Some peasant children who achieved prominence in society are more deeply and genuinely aristocratic in their ways than offsprings of the hereditary noble. Yet it seems an exception, not the rule. Even among peasants who never achieved anything you can find people whose bodily constitution, posture, manner of speech, etc. make them more suitable for high-society parlors than 90% of their frequenters. Do Russians pay attention to that natural-born nobility? Definitely so.
Reading Sad Cypress by Agatha Christie (my wife’s vacation paperback; Russian translation sloppy), I was surprised at the words of an English nurse (who turned out to be the root of all evil in the end but whose judgement was accepted by Hercules Poirot as something to be expected from a regular Briton) insisting that it was much better for a certain young girl to keep thinking she was the daughter of humble but honest parents than — oh what shame! — to learn that, in fact, she was an illegitimate child of two wealthy gentlefolks. And that between the Wars! On the contrary, an illegitimate child of a noble in Russia would be considered to rank well above his nominal parents — typically peasants. (I mean the 18th century and the pre-1861 epoch.) Zhukovsky, Hertzen, Fet (Foet?)-Shenshin were illegitimate sons of their fathers. The first count Bobrinsky was the son of Catherine the Great and Alexei Orlov; the baby was carried away from the empress wrapped in his father’s beaver fur coat (beaver is “bobr” in Russian). Or take Dostoevsky’s The Adolescent.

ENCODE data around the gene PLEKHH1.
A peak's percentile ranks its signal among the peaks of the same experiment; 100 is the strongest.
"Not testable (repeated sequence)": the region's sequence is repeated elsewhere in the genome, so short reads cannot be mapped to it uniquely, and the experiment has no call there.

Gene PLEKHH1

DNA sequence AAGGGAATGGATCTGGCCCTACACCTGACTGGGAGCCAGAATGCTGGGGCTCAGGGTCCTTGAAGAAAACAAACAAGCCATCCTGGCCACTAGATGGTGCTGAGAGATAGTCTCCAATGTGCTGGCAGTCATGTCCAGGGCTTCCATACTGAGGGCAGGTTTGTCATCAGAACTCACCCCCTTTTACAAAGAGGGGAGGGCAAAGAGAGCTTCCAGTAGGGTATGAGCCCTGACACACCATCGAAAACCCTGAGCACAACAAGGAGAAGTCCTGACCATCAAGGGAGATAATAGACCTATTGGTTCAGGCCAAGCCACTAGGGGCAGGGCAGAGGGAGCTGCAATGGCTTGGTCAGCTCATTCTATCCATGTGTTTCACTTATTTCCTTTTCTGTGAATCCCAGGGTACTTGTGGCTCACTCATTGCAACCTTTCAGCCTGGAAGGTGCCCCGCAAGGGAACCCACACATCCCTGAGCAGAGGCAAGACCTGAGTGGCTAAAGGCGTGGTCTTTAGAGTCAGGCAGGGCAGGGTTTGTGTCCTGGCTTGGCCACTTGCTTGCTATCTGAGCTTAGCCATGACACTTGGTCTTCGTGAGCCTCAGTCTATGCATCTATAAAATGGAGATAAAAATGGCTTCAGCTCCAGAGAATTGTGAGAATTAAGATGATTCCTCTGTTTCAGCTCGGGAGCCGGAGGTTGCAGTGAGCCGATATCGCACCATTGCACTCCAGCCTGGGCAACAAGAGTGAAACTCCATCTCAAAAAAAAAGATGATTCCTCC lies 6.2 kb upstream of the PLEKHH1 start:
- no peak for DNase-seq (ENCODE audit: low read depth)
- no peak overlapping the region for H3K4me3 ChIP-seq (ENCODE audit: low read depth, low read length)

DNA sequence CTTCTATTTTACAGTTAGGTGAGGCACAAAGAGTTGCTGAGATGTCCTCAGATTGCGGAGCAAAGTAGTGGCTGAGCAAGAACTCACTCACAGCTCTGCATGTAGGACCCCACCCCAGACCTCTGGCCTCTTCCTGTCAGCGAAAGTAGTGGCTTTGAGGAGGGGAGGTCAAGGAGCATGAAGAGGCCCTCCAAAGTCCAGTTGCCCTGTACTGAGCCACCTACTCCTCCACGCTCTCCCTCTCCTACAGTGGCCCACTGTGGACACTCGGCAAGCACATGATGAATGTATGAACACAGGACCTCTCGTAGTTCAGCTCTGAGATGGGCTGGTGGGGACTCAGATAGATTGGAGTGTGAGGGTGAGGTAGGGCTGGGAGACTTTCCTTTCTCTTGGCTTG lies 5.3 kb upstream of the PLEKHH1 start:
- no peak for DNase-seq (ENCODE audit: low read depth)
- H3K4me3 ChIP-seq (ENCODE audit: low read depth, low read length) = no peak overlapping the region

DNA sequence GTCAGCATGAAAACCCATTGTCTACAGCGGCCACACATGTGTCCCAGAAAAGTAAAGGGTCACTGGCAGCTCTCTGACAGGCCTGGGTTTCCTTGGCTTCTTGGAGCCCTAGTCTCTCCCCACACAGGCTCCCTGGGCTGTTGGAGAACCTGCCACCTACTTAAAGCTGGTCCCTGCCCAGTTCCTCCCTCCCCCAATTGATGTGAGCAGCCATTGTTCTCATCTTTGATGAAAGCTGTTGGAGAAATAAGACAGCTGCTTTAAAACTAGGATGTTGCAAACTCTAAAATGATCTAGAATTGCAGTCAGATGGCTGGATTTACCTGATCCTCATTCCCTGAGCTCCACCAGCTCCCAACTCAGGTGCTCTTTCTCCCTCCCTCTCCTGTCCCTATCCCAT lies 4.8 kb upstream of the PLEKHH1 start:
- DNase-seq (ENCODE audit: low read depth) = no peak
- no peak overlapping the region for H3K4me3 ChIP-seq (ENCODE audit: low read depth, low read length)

Apparently, “noble blood” made a difference for ages; it’s surprising how it stopped making a difference after 1861 (suddenly it mattered again in 1917, in a perverse way, but this all passed by the end of the Great War); most Russians are probably descendants of pre-1861 serfs now.